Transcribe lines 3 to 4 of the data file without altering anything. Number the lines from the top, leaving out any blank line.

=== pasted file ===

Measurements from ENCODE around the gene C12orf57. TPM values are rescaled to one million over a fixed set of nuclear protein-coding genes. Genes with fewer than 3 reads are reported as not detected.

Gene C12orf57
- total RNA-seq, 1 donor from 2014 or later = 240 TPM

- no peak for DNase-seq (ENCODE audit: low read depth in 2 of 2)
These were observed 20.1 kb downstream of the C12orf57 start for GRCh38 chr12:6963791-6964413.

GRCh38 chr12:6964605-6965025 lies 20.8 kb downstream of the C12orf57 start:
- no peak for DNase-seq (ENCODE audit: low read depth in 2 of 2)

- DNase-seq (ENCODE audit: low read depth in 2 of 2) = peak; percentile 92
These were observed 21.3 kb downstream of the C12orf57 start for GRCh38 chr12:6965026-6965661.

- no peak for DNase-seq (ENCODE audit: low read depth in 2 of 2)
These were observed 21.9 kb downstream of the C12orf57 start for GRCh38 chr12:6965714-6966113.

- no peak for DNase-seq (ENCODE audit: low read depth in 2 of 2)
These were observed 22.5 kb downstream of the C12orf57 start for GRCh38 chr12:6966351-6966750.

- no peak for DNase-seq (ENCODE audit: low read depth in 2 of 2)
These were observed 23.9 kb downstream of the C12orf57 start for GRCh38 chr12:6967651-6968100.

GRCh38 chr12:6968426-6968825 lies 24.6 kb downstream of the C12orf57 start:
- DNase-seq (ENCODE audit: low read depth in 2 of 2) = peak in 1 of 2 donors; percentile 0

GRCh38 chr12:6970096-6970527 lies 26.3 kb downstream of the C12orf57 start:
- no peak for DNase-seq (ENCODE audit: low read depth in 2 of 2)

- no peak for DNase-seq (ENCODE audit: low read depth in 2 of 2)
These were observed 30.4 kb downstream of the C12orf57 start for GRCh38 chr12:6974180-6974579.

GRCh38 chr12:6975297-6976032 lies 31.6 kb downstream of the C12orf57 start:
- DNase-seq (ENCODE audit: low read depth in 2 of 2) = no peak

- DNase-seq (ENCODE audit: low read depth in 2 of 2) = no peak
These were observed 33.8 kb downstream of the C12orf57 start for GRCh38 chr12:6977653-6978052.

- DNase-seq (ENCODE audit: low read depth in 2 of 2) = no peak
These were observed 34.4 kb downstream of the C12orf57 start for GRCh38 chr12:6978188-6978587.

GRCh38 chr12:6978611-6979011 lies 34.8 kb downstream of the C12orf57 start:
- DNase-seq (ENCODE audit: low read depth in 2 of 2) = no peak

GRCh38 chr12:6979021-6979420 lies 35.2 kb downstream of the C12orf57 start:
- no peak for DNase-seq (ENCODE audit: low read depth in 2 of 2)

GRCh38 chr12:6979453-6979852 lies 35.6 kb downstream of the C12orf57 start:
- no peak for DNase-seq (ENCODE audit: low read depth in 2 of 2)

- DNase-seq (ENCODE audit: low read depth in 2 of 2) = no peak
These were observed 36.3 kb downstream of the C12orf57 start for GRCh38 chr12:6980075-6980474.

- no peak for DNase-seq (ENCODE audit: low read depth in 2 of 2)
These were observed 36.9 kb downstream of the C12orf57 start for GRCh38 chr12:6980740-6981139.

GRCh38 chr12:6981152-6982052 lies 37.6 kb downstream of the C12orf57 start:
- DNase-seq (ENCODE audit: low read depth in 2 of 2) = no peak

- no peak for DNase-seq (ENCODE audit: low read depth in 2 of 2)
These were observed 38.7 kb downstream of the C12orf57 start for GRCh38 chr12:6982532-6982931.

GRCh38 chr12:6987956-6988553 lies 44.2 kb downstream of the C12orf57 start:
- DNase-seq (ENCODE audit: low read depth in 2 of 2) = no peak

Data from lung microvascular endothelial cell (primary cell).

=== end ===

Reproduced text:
- total RNA-seq, 1 donor from 2014 or later = 240 TPM

- no peak for DNase-seq (ENCODE audit: low read depth in 2 of 2)